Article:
What unfolds during pauses remains in my memory more vividly than occurrences within whirls. "Speculative Medievalisms" in New York was a maelstrom of heady events and late nights. After the Friday talks Eileen and I and a few brave souls stayed up all night. At six, as the sun was just starting to break the cloud cover, plans for pancakes were suddenly derailed by someone's urgent need for sleep, so I said good-bye to all and walked back alone to my hotel. The exquisite quiet of the city was almost worth the loss of breakfast. As I neared Murray Hill my family called my cell phone: their day was just beginning as mine was coming to its end. After a few hours of sleep I lingered at the hotel, composed a blog post, practiced some guitar (oddly, the hotel had one available to borrow). Late in the day I met a friend at the Strand. He'd been browsing for a while and found an inexpensive book in their basement that I'll share with you in a moment. We looked at books together for a bit, then went to a nearby hummus bar for a bite. We sat by the window, watched the city pass, talked. Suddenly Myra Seaman was banging on that window as she hurried to meet Allan Mitchell. They, like us, were headed to Brooklyn for Karl's book launch party. The four of us together on the subway watched the city in its nighttime splendor as we crossed the bridge. I very much enjoyed Speculative Medievalisms, but Saturday's pauses stay with me more.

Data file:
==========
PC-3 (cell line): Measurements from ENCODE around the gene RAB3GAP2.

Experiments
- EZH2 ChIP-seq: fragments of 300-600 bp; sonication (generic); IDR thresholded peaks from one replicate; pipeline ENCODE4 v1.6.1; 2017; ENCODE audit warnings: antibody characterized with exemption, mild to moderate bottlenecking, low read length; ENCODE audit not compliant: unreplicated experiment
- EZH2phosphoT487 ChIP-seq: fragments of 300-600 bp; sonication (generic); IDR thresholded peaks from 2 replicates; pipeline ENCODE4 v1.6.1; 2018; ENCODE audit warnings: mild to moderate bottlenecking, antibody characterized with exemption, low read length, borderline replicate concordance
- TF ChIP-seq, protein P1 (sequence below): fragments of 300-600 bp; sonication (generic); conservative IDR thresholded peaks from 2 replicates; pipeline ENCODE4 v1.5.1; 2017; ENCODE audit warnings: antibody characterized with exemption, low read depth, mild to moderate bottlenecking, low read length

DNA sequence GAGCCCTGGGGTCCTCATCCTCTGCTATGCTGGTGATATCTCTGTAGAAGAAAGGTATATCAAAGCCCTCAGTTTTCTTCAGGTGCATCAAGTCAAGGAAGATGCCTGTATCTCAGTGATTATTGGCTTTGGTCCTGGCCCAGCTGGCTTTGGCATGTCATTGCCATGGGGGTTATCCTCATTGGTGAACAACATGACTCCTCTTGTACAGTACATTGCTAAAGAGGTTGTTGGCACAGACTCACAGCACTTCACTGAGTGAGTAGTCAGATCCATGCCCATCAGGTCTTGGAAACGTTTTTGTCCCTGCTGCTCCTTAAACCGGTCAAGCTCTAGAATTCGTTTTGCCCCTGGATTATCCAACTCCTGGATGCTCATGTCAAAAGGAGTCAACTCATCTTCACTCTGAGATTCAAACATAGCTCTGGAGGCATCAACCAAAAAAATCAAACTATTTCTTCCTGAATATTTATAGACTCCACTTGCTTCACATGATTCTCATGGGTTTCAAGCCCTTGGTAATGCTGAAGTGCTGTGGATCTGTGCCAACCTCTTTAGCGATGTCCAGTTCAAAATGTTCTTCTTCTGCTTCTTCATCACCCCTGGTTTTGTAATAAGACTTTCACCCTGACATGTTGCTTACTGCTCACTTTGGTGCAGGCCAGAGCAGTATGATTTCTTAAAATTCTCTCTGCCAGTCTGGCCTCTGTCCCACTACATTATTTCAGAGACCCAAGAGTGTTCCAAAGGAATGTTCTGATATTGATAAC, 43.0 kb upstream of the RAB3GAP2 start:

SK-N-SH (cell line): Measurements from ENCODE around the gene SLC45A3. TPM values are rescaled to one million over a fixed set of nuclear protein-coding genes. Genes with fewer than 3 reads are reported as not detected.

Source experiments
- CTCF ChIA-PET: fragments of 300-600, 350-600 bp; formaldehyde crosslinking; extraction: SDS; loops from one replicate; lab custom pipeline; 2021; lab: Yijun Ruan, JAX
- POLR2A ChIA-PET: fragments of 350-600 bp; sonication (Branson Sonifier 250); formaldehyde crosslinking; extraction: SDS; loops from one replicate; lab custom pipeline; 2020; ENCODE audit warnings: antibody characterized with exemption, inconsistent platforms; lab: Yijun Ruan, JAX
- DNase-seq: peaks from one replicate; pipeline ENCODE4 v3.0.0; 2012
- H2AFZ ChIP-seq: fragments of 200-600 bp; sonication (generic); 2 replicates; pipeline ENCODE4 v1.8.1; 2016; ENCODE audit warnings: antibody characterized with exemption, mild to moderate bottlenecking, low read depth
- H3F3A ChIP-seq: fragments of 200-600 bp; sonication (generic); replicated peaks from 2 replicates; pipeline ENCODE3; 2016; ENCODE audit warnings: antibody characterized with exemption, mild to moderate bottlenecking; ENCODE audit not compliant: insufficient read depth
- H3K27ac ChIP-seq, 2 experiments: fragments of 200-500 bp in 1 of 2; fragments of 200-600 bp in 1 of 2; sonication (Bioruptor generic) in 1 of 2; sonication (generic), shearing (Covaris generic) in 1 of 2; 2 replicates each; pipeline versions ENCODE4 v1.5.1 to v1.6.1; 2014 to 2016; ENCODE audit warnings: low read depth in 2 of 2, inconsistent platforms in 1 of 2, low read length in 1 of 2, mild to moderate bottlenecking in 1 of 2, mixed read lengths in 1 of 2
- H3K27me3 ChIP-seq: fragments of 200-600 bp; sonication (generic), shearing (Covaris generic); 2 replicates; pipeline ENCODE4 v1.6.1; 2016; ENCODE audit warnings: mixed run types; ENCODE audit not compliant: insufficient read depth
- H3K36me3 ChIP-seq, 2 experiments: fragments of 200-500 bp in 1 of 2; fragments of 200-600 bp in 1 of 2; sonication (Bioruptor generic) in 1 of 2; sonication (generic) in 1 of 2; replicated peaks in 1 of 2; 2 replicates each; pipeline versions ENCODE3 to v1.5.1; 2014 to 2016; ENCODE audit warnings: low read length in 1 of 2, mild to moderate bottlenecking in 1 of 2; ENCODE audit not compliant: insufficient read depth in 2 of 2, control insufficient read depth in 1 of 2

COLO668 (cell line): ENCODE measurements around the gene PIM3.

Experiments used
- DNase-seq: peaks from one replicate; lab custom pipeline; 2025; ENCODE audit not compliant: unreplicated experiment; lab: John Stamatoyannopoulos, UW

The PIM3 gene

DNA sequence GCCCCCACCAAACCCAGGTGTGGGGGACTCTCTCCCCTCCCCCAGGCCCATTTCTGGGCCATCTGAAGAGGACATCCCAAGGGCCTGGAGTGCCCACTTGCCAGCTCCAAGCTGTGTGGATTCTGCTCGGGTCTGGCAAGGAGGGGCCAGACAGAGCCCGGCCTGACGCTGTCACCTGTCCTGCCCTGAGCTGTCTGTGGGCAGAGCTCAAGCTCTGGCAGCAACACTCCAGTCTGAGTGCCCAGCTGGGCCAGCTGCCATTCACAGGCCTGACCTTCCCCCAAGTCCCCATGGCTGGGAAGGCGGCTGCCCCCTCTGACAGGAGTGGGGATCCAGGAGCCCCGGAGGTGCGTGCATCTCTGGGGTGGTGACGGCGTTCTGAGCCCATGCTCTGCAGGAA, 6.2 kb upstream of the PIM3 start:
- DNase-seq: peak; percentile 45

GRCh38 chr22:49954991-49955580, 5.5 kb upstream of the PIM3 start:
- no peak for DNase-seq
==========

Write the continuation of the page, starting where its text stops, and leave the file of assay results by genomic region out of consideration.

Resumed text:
Back to that book from The Strand. I was skeptical of the volume that Lowell had found because the last stone book he brought to my attention strangely conflated rocks in Arizona with those in Gaza, American Indians with Palestinians, and the white settlers of the West with contemporary Jews. I'm not saying there is nothing to be made of such an analogy, but the emotional way it asserted itself throughout the book was startling. I've come to realize that there is a whole subgenre of biography that is written through meditation upon stone and -- despite the invitation to Zen that you'd think rock offers -- these autobiolithicographies churn with despair, regret, loss. They are also at times harrowing. Barbara Hurd's Entering Stone: On Caves and Feeling Through the Dark is such a book. It opens with the author's first attempt to explore a cave. About to wriggle on her stomach through a small underground passageway, she is overcome by the sensation that she is with her cousin at the moment of his death, crushed by a truck that roared into his car. The book becomes a meditation on mortality, depletion, darkness, the subterranean, the stony. It could have been melodramatic and overdone; instead Entering Stone is poetic and subtle. Exploring various caves is interspersed with meditations on death. Hurd's friend dies slowly of cancer, giving up on the world before departing. Her father dies without imparting a wartime secret that she knows haunts him. Underground spaces offer a weird intimacy with and distance from the emotions that these mounting losses bring. Yet Hurd doesn't seek from stone a permanence she cannot otherwise find. She loves it blankness, its constant coldness, as much as she love the fact that it sheds light on nothing. In its cold enclosure she paradoxically receives the affective and intellectual gifts it isn't supposed to yield.